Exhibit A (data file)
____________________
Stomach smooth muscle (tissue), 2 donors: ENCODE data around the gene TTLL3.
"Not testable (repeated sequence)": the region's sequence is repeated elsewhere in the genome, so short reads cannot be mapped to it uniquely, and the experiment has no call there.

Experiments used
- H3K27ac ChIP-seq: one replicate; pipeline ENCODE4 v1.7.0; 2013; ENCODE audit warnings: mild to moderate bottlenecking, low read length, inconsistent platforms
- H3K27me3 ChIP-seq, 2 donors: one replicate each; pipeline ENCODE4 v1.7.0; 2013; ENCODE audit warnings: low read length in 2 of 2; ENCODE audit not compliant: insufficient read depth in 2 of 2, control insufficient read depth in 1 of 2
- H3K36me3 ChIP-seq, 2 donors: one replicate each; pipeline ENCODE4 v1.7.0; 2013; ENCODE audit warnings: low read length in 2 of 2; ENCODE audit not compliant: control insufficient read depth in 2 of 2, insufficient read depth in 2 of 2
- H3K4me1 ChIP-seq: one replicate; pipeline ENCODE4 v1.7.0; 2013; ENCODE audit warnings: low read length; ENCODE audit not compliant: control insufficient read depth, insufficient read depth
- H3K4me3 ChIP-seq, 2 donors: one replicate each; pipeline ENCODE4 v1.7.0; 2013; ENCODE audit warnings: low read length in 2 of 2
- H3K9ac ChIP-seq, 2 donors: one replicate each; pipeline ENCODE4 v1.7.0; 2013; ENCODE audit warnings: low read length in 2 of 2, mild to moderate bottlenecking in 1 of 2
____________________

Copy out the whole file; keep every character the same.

Stomach smooth muscle (tissue), 2 donors: ENCODE data around the gene TTLL3.
"Not testable (repeated sequence)": the region's sequence is repeated elsewhere in the genome, so short reads cannot be mapped to it uniquely, and the experiment has no call there.

Experiments used
- H3K27ac ChIP-seq: one replicate; pipeline ENCODE4 v1.7.0; 2013; ENCODE audit warnings: mild to moderate bottlenecking, low read length, inconsistent platforms
- H3K27me3 ChIP-seq, 2 donors: one replicate each; pipeline ENCODE4 v1.7.0; 2013; ENCODE audit warnings: low read length in 2 of 2; ENCODE audit not compliant: insufficient read depth in 2 of 2, control insufficient read depth in 1 of 2
- H3K36me3 ChIP-seq, 2 donors: one replicate each; pipeline ENCODE4 v1.7.0; 2013; ENCODE audit warnings: low read length in 2 of 2; ENCODE audit not compliant: control insufficient read depth in 2 of 2, insufficient read depth in 2 of 2
- H3K4me1 ChIP-seq: one replicate; pipeline ENCODE4 v1.7.0; 2013; ENCODE audit warnings: low read length; ENCODE audit not compliant: control insufficient read depth, insufficient read depth
- H3K4me3 ChIP-seq, 2 donors: one replicate each; pipeline ENCODE4 v1.7.0; 2013; ENCODE audit warnings: low read length in 2 of 2
- H3K9ac ChIP-seq, 2 donors: one replicate each; pipeline ENCODE4 v1.7.0; 2013; ENCODE audit warnings: low read length in 2 of 2, mild to moderate bottlenecking in 1 of 2